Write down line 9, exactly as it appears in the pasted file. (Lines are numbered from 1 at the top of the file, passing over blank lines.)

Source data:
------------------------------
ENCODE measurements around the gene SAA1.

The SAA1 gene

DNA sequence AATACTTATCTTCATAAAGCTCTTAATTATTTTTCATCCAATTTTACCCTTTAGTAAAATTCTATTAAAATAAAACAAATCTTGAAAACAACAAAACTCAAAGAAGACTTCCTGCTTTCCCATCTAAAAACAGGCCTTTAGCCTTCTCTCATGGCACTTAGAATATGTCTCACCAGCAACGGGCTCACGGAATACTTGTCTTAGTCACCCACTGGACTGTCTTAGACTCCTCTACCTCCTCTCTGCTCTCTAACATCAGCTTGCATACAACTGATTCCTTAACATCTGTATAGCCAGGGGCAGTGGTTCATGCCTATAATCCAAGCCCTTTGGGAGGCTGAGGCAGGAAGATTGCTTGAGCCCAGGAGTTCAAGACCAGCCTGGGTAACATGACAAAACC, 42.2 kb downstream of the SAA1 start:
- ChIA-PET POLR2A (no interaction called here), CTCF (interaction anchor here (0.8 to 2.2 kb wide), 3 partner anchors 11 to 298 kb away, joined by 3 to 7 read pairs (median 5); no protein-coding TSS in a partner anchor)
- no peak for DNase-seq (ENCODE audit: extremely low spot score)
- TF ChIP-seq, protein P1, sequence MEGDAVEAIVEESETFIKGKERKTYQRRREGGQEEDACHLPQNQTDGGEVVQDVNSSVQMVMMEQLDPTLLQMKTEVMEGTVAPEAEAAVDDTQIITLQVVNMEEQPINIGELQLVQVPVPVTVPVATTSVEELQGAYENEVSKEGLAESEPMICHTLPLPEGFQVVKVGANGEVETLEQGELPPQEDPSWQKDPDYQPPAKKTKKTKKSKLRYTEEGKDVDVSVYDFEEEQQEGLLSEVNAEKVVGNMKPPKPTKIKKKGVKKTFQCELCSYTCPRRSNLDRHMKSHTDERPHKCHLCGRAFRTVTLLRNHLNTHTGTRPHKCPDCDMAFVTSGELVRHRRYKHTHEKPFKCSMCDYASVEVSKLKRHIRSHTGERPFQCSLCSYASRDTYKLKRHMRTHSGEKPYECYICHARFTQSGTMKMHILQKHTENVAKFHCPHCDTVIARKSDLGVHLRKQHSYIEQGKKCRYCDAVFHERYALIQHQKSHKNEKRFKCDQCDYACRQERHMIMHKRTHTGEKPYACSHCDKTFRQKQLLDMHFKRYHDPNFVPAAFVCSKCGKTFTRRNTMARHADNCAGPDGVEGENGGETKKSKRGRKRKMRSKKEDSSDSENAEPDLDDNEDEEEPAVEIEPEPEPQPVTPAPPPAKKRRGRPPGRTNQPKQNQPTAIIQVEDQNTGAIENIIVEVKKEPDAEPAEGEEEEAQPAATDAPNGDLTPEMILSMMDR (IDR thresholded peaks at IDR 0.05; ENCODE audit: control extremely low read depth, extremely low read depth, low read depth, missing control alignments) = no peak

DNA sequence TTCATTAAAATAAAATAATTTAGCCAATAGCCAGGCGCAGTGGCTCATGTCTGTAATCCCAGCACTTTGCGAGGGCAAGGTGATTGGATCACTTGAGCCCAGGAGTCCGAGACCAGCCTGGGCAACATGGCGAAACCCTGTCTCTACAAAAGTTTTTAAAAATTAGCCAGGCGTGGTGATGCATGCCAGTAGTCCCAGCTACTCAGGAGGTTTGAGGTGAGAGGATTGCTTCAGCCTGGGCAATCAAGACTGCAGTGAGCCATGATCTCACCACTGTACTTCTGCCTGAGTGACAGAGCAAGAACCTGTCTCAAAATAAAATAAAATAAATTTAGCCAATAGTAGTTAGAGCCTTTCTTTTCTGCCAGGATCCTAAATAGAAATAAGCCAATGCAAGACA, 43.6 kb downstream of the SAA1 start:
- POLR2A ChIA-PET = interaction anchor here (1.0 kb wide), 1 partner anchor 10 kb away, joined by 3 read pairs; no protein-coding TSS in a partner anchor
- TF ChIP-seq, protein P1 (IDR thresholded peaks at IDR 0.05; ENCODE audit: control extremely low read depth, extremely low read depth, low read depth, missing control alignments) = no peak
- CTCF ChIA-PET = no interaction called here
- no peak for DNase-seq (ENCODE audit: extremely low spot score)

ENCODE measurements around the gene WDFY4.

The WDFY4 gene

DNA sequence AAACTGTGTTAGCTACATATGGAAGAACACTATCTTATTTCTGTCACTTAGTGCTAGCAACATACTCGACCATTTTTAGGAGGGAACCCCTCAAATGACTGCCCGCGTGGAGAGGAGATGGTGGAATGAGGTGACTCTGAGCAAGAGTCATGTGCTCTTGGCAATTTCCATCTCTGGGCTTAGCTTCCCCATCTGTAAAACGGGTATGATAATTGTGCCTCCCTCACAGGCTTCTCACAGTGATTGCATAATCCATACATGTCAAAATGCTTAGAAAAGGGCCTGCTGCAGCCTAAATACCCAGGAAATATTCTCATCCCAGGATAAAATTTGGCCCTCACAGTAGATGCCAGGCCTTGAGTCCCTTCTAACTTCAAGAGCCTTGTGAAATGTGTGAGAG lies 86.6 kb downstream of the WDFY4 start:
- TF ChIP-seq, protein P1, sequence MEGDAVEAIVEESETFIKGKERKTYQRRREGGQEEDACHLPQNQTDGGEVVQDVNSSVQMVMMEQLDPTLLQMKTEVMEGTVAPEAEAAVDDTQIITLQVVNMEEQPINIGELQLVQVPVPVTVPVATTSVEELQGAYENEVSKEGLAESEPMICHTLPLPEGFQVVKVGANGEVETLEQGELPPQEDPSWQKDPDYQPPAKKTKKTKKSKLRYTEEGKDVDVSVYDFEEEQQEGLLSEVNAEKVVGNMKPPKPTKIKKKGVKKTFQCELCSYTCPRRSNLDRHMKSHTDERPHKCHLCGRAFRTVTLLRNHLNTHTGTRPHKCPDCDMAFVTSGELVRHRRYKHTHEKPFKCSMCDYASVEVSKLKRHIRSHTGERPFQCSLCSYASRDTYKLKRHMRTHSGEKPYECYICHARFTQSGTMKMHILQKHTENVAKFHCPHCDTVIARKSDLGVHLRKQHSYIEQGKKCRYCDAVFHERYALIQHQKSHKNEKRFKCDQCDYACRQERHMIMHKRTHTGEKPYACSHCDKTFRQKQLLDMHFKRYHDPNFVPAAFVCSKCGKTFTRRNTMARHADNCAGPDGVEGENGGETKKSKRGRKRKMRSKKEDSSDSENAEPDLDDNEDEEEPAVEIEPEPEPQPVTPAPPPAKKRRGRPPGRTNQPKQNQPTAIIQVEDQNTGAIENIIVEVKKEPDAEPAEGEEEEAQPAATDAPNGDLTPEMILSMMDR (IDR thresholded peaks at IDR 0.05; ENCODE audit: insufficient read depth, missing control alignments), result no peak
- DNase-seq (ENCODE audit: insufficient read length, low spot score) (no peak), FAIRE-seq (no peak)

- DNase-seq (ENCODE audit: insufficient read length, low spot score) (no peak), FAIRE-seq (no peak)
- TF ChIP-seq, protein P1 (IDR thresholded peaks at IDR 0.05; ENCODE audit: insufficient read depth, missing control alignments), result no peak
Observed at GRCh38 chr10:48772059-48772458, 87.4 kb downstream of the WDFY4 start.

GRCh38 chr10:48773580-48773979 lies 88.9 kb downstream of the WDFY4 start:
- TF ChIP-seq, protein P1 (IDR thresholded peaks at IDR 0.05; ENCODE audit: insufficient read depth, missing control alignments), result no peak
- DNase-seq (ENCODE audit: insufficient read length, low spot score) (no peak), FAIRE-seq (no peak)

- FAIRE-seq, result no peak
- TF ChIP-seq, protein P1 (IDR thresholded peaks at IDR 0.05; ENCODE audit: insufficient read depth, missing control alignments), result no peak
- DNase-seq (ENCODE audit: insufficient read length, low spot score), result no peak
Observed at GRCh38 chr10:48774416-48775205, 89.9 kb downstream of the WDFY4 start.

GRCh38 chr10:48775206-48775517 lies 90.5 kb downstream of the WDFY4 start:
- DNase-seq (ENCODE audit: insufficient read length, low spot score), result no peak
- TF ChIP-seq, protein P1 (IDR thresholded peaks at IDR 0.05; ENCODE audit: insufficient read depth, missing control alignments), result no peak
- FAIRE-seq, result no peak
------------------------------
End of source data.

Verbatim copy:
- TF ChIP-seq, protein P1 (IDR thresholded peaks at IDR 0.05; ENCODE audit: control extremely low read depth, extremely low read depth, low read depth, missing control alignments) = no peak